Debating The Merits Of The EPF Procedure

It was with great incredulity that I read the article by Dr. Barrett entitled “A Closer Look At Endoscopic Plantar Fasciotomy” (see the May issue, pg. 38). He writes: “Prior to the development of endoscopic foot surgery, there was a strong desire not only to find a better, less invasive method to treat … plantar fasciitis surgically … Indeed, the standard of care … has changed radically since the … EPF.”
The inference here, of course, is that after EPF, that desire has been fulfilled and it is now the standard of care. The truth is that in the facilities where I perform surgery, virtually every DPM has abandoned EPF. I tried it about a half dozen times and have also abandoned it. It is time-consuming and produced no better results than other approaches. Indeed, I found it far more invasive than the way I was trained and have performed heel surgery for 20 years.
He continues to write: “In 1990, there was an almost universal perception … that the spur was the primary cause of plantar fasciitis and any successful surgery must address that cause.” Assuming that Cleveland is still part of the universe, we were taught as far back as the late ‘70s that the spur is not the cause of heel spur pain, but rather the inflammation surrounding it. That fact is reinforced every time a lateral radiograph is interpreted and a large spur is present with no symptoms.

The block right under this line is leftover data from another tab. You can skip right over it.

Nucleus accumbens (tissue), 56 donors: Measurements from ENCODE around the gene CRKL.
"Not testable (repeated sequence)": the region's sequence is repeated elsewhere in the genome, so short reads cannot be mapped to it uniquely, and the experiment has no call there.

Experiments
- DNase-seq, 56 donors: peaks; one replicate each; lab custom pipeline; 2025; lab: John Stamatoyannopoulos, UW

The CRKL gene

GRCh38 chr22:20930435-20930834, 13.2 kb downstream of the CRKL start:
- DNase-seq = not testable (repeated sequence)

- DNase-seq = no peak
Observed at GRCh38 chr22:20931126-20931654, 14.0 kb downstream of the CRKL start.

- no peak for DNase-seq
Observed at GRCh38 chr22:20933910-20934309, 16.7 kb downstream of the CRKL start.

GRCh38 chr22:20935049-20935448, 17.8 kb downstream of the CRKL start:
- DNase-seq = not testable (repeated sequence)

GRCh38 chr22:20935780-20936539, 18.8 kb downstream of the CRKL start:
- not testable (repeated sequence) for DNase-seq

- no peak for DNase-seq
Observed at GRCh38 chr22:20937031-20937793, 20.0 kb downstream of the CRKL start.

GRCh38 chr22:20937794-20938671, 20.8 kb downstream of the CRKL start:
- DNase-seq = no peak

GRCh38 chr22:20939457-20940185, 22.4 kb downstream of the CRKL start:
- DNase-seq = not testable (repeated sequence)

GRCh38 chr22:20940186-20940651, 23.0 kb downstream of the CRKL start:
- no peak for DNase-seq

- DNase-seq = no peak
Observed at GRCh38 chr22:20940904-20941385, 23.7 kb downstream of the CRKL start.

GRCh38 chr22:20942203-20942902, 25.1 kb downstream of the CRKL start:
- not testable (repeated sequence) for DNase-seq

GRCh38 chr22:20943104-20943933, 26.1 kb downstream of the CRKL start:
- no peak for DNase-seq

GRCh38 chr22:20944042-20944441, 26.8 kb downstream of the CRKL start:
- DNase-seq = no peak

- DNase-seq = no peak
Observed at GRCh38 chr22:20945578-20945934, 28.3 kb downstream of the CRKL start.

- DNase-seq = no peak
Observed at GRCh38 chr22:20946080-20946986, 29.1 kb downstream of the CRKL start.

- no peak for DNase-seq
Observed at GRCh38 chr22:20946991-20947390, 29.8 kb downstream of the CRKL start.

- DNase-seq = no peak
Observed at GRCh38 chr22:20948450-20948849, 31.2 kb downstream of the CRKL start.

Most of the remaining article is spent “defusing” all the complications of EPF.
When the EPF was introduced, I was appalled at the fees Dr. Barrett was attempting to (charge) to teach this procedure. I learned it the old-fashioned way. First, I assisted others and then I was monitored by those who were qualified. How is it I have performed hundreds of Austin osteotomies and still have yet to meet Dr. Austin?
– David R. Levin, DPM
Fountain Valley, Calif.

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